Traben-Trarbach on the Middle Moselle is a town in the Bernkastel-Wittlich district in Rhineland-Palatinate, Germany. It is the seat of the like-named Verbandsgemeinde and a state-recognized climatic spa (Luftkurort). The city lies in the so-called "Valley of Dawn".
As early as 830, the Aacher Hof (estate) had a documentary mention. Emperor Louis the Pious, Charlemagne’s son, donated Traben with all its rights and privileges, and its appurtenances, namely Litzig, Rißbach, Irmenach and Beuren, to the minster at Aachen (Aachen Foundation of Mary), where German kings were crowned.
In the 17th century, the town was part of what was then known as Rhenish Franconia, a strategic area fought over by France and the Holy Roman Empire. Seized by France in the 1683-1684 War of the Reunions, Traben was the location for the new fortress of Mont-Royal, constructed by Vauban, the leading military engineer of the period. The main ramparts were 30 metres high and three kilometres long, with space for 12,000 troops; despite the enormous cost, it was demolished when the French withdrew following the 1697 Treaty of Ryswick and only the lower foundations are visible today.
All today’s Stadtteile – with the exception of a part of Kautenbach – belonged to the Hintere (English: rear, back, i.e. hinterland; Upper) County of Sponheim, whose main centre was Trarbach. After the comital family of Sponheim died out, the inheriting landholders formed the County into a Palatine-Badish condominium and had their residences elsewhere in the County, namely in Birkenfeld and Kastellaun. Trarbach was also the seat of a Palatine oberamt, the Oberamt Trarbach.
In 1816, the area around Trarbach was annexed to Prussia, with Trarbach itself becoming the seat of a Bürgermeisterei (“Mayoralty”). Against expectations, however, Zell, rather than Trarbach, was made the district seat, even though the latter was the biggest place in the new District of Zell. The Bürgermeisterei of Trarbach was dissolved in 1884, and Trarbach no longer belonged to any Bürgermeisterei. It was, rather, administered thereafter in personal union with the new Bürgermeisterei of Traben. In 1898, the first bridge was built between the two centres, one built to plans drawn up by Bruno Möhring. This bridge, which was blown up in the dying days of the Second World War in 1945, was at the same time also the first roadbridge between Bernkastel and Koblenz. The next bridges were built only in 1924, in Cochem, and between 1951 and 1953 in Zell. In the late 19th century, Traben and Trarbach were also, together with Reichenhall, the first municipalities in Germany that, instead of having gaslamps, installed electric street lighting from the Edison Company (today AEG), although the odd stretch of street in Berlin had already been outfitted with electric lighting. In 1904, the municipality of Traben and the town of Trarbach merged to become the town of Traben-Trarbach. The next changes came on 7 June 1969, when the municipalities of Kautenbach and Wolf were amalgamated with Traben-Trarbach. One year later, the Verbandsgemeinde of Traben-Trarbach was newly formed. It has its administrative seat in the town; Traben-Trarbach is a member municipality of the Verbandsgemeinde, a kind of collective municipality.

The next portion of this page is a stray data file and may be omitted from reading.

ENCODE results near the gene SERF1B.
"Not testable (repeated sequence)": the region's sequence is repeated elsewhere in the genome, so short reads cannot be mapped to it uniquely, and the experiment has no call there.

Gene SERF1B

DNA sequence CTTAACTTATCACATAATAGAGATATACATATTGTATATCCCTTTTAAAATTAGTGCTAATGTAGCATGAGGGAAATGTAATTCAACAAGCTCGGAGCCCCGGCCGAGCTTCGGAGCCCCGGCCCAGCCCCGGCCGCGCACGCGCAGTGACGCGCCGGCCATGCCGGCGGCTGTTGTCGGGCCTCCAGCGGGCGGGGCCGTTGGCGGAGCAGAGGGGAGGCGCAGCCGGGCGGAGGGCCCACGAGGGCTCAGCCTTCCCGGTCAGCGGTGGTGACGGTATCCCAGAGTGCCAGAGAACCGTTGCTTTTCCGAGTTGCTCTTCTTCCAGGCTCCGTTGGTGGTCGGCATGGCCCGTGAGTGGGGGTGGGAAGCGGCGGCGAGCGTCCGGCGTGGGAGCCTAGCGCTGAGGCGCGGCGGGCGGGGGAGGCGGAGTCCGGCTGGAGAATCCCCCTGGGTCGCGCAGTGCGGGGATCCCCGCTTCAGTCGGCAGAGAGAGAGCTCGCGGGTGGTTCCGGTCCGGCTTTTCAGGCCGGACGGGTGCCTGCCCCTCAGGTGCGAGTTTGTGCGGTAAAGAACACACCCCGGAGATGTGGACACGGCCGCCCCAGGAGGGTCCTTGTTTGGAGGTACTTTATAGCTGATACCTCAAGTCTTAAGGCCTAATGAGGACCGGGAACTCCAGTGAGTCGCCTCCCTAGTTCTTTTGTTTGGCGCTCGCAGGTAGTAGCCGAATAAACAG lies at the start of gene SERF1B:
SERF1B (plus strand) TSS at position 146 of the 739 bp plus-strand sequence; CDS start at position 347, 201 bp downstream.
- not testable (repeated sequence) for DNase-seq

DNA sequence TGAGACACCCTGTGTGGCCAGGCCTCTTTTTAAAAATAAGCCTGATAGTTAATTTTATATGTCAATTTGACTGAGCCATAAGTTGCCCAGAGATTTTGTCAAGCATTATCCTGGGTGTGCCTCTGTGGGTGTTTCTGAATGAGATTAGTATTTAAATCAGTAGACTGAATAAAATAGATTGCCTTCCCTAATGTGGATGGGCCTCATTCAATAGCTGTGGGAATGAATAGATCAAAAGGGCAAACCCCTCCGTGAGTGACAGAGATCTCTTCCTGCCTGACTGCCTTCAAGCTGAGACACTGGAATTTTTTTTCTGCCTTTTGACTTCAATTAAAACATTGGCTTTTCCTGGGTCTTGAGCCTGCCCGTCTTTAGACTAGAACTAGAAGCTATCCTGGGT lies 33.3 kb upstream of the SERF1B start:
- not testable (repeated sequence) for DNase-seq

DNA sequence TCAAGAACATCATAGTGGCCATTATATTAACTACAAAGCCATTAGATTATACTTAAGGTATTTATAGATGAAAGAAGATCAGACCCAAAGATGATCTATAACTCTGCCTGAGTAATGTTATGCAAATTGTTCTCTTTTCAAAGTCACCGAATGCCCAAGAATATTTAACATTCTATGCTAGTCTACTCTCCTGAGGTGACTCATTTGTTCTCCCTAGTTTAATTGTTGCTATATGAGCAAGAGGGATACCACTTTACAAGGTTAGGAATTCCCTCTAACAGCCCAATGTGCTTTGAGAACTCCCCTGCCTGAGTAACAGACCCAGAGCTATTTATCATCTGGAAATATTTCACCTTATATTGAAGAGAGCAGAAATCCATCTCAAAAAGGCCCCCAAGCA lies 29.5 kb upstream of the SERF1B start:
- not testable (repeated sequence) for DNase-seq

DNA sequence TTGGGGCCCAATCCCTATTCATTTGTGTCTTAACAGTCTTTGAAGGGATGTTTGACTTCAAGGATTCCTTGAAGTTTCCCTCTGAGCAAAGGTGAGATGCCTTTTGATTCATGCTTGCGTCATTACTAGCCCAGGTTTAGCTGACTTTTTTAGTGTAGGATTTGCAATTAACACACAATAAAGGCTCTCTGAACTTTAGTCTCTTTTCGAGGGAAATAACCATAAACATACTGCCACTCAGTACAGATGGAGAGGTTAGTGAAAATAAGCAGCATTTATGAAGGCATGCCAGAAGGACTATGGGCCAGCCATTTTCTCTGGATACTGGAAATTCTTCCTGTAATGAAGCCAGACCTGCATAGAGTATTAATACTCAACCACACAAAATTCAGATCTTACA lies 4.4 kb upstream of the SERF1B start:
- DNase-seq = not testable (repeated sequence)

Because they belonged to the “Hinder” County of Sponheim, the Reformation was introduced into Traben and Trarbach, with the town remaining even today mainly Evangelical, even though newcomers, particularly in the 19th and 20th centuries, have raised the Catholic share of the population markedly. The Evangelical Church's leadership in the Hinder County of Sponheim was at first exercised from the Birkenfeld chancellery. Then, in 1672, a Hinder-Sponheim Lutheran consistory was instituted, whose duties were transferred to the consistory in Zweibrücken in 1776.
In 1818, the Synod of Trarbach was established, whose seat remained in Trarbach until 1972. Because of its size – the synod encompassed the districts of Bernkastel, Zell and Trier – this was divided in 1825. Curiously, the outlying centre of Wolf belonged until 1892 to the Synod of Trier, which itself, until 1843, bore the name “Synod of Wolf” because that was the superintendent's home.
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